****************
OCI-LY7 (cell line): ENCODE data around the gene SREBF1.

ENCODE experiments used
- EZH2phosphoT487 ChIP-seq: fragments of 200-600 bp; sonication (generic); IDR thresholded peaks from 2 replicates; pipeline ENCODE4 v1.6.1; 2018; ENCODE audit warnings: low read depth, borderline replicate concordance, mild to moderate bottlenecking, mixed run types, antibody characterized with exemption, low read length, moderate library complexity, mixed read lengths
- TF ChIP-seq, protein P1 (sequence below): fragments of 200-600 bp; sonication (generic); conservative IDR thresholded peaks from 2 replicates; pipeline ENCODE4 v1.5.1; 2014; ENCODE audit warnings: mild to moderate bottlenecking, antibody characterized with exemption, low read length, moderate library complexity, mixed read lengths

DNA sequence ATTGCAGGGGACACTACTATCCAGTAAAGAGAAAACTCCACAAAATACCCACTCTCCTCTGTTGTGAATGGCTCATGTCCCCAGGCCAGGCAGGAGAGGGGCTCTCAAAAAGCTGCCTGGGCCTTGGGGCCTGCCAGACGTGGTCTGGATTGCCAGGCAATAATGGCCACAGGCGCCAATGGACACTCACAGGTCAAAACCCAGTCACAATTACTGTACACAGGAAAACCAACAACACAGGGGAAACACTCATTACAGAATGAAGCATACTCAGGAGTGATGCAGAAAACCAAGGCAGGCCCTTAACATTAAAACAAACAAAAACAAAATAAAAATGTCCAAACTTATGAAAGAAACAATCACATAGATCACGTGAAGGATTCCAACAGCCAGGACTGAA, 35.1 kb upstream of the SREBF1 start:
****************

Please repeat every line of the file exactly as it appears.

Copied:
OCI-LY7 (cell line): ENCODE data around the gene SREBF1.

ENCODE experiments used
- EZH2phosphoT487 ChIP-seq: fragments of 200-600 bp; sonication (generic); IDR thresholded peaks from 2 replicates; pipeline ENCODE4 v1.6.1; 2018; ENCODE audit warnings: low read depth, borderline replicate concordance, mild to moderate bottlenecking, mixed run types, antibody characterized with exemption, low read length, moderate library complexity, mixed read lengths
- TF ChIP-seq, protein P1 (sequence below): fragments of 200-600 bp; sonication (generic); conservative IDR thresholded peaks from 2 replicates; pipeline ENCODE4 v1.5.1; 2014; ENCODE audit warnings: mild to moderate bottlenecking, antibody characterized with exemption, low read length, moderate library complexity, mixed read lengths

DNA sequence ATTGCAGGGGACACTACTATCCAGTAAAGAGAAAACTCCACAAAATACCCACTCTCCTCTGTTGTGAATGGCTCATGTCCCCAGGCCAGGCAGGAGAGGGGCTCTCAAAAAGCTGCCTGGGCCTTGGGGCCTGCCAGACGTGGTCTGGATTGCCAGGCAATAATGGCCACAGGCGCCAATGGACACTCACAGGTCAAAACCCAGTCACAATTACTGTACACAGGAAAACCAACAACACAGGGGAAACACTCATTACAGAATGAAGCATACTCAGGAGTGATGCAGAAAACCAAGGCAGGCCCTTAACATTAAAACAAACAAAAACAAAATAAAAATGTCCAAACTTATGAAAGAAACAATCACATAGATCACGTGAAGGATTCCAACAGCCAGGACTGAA, 35.1 kb upstream of the SREBF1 start: